In preparing to write my book, Creating A Team Like No Other, I surveyed current and former athletes asking them what their coaches did that was helpful in their development and what the coaches did that was harmful. The results of this survey show that feeling the care and support of their coaches is the key ingredient in helping athletes stay motivated.
Unfortunately, many coaches believe that caring promotes softness rather than the toughness that competition requires. But caring has nothing to do with being soft. While rigorous mental and physical training is essential in preparing young athletes for competition, it must take place in a proper environment. Kindness and firmness are not opposites. In fact, they complement one another as do caring and having high standards.
One athlete who took my survey wrote, “A good coach should expect more of me than I expect of myself.” Athletes want to be held to high standards. Something inside of us wants to be challenged, wants to explore our limits. We need to prove ourselves to ourselves and to others. Therefore we are dependent on our coaches to keep the bar high. Otherwise how can we be tested?
I believe in the philosophy of The Outward Bound School. Two of my five children completed one of Outward Bound’s thirty day programs in North Carolina before their senior year of high school. It was a difficult journey but they were both glad they chose to go. They began to see themselves and the world differently after successfully meeting this challenge. What seemed impossible was no longer viewed that way.
A good sports program should be demanding. Working toward excellence is not easy but mediocrity is never okay. Having high standards is a sign of respect.
Holding others accountable is a gift to them. As the saying goes, “We get what we tolerate.” Coaches should have certain expectations for their athletes: show up on time every day with a positive attitude and a willingness to work hard and make sure to be supportive and respectful of your teammates at all times.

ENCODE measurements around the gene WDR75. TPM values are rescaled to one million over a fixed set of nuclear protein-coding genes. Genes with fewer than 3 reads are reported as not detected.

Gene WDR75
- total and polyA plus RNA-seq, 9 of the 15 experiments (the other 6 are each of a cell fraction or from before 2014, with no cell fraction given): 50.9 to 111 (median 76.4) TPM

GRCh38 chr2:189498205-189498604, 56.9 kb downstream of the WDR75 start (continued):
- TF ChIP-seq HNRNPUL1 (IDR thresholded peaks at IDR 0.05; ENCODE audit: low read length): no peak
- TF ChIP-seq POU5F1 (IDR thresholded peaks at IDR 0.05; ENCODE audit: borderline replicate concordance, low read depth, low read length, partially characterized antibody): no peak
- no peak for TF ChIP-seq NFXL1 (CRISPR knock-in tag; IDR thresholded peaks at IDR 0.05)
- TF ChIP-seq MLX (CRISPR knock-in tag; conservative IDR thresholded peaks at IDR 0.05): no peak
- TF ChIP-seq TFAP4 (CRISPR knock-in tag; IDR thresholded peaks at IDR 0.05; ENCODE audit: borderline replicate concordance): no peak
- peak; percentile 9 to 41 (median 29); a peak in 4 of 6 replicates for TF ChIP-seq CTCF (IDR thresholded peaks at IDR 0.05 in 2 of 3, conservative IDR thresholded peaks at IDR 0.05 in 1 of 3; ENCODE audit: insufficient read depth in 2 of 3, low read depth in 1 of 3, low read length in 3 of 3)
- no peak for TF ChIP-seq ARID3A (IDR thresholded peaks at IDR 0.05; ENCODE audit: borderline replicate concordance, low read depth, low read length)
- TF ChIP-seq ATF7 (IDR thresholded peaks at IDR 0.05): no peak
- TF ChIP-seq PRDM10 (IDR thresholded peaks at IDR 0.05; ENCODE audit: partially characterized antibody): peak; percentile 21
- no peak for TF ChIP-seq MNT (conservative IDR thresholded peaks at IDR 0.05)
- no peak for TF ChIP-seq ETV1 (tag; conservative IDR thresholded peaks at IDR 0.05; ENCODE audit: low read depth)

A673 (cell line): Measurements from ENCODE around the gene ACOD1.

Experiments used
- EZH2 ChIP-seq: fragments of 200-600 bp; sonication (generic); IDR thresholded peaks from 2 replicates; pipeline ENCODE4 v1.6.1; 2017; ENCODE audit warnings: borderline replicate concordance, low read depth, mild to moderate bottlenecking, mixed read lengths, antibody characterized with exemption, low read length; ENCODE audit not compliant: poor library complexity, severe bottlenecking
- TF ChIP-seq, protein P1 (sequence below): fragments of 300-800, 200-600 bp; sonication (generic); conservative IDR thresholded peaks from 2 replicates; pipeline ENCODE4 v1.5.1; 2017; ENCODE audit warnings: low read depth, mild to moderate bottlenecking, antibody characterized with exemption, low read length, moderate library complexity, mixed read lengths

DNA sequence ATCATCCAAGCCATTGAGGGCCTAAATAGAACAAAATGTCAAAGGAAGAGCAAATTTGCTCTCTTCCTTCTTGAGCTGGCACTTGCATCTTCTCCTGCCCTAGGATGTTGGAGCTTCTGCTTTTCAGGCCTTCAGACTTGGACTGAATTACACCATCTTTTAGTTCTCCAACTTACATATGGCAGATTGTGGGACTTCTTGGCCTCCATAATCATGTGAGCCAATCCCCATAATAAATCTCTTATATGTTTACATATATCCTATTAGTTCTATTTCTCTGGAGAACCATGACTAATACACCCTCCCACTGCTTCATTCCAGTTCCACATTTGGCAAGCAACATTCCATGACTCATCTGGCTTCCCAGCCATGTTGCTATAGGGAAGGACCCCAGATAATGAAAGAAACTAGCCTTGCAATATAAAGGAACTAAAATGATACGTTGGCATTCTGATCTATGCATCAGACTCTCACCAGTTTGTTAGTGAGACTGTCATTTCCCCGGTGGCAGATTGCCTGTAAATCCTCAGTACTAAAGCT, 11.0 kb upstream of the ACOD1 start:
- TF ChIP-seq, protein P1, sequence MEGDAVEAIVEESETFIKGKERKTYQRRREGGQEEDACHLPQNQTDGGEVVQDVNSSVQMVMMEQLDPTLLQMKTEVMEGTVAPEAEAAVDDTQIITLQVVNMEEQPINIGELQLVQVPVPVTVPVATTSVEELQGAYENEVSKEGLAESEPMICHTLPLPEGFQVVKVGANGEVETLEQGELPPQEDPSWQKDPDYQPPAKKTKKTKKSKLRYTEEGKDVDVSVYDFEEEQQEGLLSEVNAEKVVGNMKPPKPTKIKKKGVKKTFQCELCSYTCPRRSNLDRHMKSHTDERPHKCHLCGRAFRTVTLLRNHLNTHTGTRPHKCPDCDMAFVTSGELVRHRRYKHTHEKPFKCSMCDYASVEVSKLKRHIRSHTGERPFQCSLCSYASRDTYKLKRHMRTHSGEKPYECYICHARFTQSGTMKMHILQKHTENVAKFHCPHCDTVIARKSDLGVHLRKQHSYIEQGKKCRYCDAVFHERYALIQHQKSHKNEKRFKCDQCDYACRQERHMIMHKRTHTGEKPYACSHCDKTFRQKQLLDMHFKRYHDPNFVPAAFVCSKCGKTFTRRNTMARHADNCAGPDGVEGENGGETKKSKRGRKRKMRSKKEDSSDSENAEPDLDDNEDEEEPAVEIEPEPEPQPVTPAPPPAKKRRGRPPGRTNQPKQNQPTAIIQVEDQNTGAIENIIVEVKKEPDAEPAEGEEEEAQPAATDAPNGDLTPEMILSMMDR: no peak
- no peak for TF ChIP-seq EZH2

Joining a competitive sports team means that athletes are expected to commit to building mental and physical strength and working hard to improve in their sport while helping their teammates do the same. That’s where high standards come in.
With that said, athletes will not always meet a coach’s standards. They will make mistakes, show poor judgment, lose focus, try too hard or not hard enough, be driven by their emotions, etc. It helps to keep in mind that young people’s brains are not fully developed and that sometimes they will show this lack of maturity. The job of the coach is to guide and teach them during these formative years as they seek to grow and succeed. That’s where understanding comes in.
Please leave your thoughts and questions below in the comments section.
– Coach Sexton
Coach Sexton skillfully weaves nearly five decades of highly successful coaching, along with the living testimony of current and former athletes into a compelling and insightful book that is not only for coaches, but for anyone in a position of authority.
It addresses the timeless question of how to gain the full cooperation of everyone involved, so that a team functions as smoothly and as effectively as possible.
Creating A Team Like No Other clearly provides the answers.
2 thoughts on “High Standards and Understanding in Coaching”
Well-written post, Coach. Congrats on starting the blog!
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Thanks, Brian. Since you are an actual writer, I appreciate your comment. Best wishes for the new year. Coach.